String concatenation with Thymeleaf

Posted at — Jan 11, 2021
Interested in learning more about Thymeleaf? Check out my book Taming Thymeleaf. The book combines all of my Thymeleaf knowledge into an easy to follow step-by-step guide.

This post shows the various ways that you can concatenate string values with Thymeleaf.

String concatenation

Assume for the examples a controller with these model attributes:

public class MyController {

    public String index(Model model) {
        model.addAttribute("givenName", "Layla");
        model.addAttribute("familyName", "Clapton");

Option 1

Use the + sign. Hardcoded text should be put between single quotes ('):

<h1 th:text="'Hi, ' + ${givenName} + ' ' + ${familyName}"></h1>

This renders as:

<h1>Hi, Layla Clapton</h1>

Option 2

Use the | character to perform literal substitutions:

<h1 th:text="|Hi, ${givenName} ${familyName}|"></h1>

This renders exactly the same as option 1.

Option 3

Not really recommended, but you could use different <span> tags and concatenate like that:

<h1>Hi, <span th:text="${givenName}"></span>&nbsp;<span th:text="${familyName}"></span></h1>

Note how you also need to add a non-breaking space (&nbsp;) between the spans.

Option 4

Another option is to use expression inlining.

The syntax is [[…​]]. You can put any valid th:text expression between the brackets, so both examples are valid:

<h1>Hi, [[${givenName} + ' ' + ${familyName}]]!</h1>
<h1>Hi, [[|${givenName} ${familyName}|]]!</h1>

Option 5

You can of course also just build the string in the controller itself.

public class MyController {

    public String index(Model model) {
        model.addAttribute("givenName", "Layla");
        model.addAttribute("familyName", "Clapton");
        model.addAttribute("greeting", String.format("Hi, %s %s", "Layla", "Clapton"));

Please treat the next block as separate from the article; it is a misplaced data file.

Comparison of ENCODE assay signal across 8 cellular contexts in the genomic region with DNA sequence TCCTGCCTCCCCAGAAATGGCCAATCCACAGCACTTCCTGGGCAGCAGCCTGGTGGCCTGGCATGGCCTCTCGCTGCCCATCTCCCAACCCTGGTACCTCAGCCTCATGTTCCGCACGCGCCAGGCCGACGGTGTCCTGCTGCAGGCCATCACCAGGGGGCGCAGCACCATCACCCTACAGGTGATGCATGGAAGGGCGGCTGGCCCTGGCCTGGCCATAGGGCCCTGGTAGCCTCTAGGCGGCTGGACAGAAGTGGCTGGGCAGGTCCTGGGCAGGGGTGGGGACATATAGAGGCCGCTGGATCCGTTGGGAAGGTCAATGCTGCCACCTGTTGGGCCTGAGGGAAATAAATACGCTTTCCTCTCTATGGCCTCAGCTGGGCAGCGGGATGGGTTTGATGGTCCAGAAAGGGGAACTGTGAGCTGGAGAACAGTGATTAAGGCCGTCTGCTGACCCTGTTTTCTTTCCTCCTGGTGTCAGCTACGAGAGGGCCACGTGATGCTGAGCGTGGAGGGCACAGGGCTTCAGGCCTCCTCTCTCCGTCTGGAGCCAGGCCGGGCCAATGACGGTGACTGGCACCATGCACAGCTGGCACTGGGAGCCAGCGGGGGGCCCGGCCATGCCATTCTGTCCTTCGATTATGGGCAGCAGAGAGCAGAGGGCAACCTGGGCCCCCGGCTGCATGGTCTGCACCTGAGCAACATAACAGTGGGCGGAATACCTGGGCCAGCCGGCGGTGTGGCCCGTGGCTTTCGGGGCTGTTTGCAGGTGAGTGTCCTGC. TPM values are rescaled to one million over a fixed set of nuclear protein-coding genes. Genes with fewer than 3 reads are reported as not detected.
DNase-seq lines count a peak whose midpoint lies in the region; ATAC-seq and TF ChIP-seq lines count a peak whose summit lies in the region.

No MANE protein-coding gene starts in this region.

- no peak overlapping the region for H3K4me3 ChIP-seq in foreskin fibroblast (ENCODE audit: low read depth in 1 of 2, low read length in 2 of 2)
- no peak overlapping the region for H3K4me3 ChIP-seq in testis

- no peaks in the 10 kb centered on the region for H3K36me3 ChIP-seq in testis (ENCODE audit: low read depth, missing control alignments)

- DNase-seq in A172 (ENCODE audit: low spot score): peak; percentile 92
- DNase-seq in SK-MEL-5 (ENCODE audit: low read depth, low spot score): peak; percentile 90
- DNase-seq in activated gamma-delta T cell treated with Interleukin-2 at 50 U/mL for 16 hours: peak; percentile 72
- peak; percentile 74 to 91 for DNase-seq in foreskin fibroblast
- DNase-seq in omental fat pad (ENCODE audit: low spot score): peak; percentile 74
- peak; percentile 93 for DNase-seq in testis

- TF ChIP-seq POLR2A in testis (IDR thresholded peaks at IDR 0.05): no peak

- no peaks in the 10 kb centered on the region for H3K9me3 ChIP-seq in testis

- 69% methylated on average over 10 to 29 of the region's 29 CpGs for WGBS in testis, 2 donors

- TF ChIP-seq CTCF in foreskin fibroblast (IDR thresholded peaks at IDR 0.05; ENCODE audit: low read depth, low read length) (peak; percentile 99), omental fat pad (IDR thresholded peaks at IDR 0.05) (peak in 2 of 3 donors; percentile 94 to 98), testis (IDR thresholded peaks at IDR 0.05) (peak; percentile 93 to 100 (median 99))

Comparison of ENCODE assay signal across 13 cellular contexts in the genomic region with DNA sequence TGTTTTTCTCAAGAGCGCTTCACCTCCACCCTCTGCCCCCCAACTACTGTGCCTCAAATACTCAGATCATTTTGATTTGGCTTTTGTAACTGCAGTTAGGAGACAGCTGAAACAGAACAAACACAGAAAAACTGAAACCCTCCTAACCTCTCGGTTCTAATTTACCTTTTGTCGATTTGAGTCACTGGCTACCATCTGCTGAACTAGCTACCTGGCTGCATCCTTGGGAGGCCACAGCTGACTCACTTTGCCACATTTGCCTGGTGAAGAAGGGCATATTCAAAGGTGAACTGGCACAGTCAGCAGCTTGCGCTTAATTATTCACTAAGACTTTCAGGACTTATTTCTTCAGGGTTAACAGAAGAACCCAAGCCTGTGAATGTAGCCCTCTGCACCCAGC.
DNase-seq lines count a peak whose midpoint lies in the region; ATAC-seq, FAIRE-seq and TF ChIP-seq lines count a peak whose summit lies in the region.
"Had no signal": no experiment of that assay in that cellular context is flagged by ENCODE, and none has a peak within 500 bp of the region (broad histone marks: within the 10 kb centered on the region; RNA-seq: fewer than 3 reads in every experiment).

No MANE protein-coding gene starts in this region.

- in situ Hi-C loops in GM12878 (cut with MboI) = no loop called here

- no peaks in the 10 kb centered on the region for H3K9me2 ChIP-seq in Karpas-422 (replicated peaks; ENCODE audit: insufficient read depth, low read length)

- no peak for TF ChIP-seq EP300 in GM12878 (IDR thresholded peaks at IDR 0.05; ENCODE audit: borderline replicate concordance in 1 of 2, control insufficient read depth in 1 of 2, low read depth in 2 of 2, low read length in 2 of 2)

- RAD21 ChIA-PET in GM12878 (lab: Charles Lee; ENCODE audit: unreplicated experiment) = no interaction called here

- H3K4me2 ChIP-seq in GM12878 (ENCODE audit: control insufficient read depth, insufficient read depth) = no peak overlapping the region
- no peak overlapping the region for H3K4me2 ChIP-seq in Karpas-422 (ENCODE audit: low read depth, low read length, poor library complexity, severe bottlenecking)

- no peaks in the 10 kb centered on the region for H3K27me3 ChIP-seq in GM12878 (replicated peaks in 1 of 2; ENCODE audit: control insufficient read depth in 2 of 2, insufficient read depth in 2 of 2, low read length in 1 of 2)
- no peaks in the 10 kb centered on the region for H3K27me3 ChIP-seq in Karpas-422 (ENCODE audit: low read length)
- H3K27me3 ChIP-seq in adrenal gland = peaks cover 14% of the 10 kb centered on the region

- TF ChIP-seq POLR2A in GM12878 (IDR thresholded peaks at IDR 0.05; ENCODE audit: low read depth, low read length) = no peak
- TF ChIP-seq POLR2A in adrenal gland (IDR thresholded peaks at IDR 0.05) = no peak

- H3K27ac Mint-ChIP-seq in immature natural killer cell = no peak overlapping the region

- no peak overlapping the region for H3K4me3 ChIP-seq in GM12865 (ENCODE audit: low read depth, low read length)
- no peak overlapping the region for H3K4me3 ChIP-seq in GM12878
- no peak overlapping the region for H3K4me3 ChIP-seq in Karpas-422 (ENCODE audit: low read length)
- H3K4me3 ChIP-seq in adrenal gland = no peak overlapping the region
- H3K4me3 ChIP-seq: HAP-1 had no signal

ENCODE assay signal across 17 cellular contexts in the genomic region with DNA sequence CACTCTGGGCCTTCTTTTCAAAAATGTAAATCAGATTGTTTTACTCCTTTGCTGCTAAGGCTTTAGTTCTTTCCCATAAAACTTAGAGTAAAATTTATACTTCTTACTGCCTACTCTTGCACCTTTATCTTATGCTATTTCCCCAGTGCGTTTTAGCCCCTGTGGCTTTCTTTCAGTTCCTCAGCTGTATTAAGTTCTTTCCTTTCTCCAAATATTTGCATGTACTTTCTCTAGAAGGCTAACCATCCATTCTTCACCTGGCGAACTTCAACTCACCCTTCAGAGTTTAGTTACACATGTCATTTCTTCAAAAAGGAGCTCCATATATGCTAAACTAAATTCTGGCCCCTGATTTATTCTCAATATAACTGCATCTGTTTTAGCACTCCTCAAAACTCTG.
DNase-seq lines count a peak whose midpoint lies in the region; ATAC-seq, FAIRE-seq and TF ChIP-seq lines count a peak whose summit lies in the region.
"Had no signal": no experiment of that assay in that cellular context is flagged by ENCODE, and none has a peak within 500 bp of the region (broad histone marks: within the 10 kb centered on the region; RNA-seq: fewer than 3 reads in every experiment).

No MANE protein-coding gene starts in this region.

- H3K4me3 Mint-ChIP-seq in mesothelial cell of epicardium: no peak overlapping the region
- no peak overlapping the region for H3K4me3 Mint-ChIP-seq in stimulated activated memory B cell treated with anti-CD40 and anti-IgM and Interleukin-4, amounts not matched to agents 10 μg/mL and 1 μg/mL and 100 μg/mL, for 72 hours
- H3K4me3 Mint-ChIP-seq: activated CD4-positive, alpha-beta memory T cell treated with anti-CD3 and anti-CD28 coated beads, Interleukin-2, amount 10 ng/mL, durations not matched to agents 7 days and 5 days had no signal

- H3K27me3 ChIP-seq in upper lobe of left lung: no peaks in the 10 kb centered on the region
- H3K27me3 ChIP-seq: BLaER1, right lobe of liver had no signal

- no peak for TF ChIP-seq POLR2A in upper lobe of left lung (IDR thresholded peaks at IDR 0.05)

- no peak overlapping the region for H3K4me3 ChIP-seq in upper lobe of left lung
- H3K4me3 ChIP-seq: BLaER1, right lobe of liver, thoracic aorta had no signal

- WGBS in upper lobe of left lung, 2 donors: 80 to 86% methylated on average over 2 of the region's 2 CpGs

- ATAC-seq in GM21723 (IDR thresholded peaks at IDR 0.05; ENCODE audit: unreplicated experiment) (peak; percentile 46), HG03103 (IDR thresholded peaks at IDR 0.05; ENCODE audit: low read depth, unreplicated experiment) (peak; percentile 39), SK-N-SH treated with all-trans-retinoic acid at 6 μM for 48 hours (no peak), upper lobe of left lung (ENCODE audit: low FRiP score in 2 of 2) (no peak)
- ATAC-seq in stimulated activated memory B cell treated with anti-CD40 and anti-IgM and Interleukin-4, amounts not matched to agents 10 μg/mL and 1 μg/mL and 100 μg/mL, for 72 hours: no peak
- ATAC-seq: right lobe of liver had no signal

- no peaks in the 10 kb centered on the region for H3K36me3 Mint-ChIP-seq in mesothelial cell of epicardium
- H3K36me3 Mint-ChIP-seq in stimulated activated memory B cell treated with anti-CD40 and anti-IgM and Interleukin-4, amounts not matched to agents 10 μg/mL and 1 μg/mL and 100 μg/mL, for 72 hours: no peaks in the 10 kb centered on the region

With the HTML as:

<h1 th:text="${greeting}"></h1>

Join collection items

If you need to join a collection of items with a delimiter, you can use the utility methods on the #strings variable.

Suppose your controller has defined this model attribute:

model.addAttribute("names", List.of("Wim", "Layla", "John"));

Use this template:

<div th:text="${#strings.listJoin(names, ', ')}"></div>

Which will render like:

<div>Wim, Layla, John</div>

See #strings in the Thymeleaf documentation for more information.


Value substitution

We can also use the internationalization support to concatenate strings.

Suppose you have this in your file:

greeting=Hi, {0} {1}

Then you can use this in the Thymeleaf template:

<h1 th:text="#{greeting(${givenName}, ${familyName})}></h1>

This also renders as:

<h1>Hi, Layla Clapton</h1>

The advantage here is that you can translate the messages now easily by adding extra files for each language the application needs to support.

Key substitution

In some cases, you might want to output a translation depending on the value of a certain enum.

Let’s assume we have this enum:

public enum Gender {

And we have this translation file:


If we want to show the translated value, we can do this:

<span th:text="#{'Gender.' + ${user.gender}}"></span>

This assumes that the class of user has a property gender of our enum type.

URL Path concatenation

If you want to use string concatenation to build a URL, there is a bit of a different option.

Suppose the URL to edit a team is /teams/<id> where id is the long or UUID of the team. To build a link to that URL, we can do this:

<a th:href="@{/teams/{id}(id=${})}" th:text="#{}"></a>

This will render as:

<a href="/teams/1234">Edit Team</a>


Thymeleaf has a rich set of options if you need to concatenate string values for your web application.

If you want to be notified in the future about new articles, as well as other interesting things I'm working on, join my mailing list!
I send emails quite infrequently, and will never share your email address with anyone else.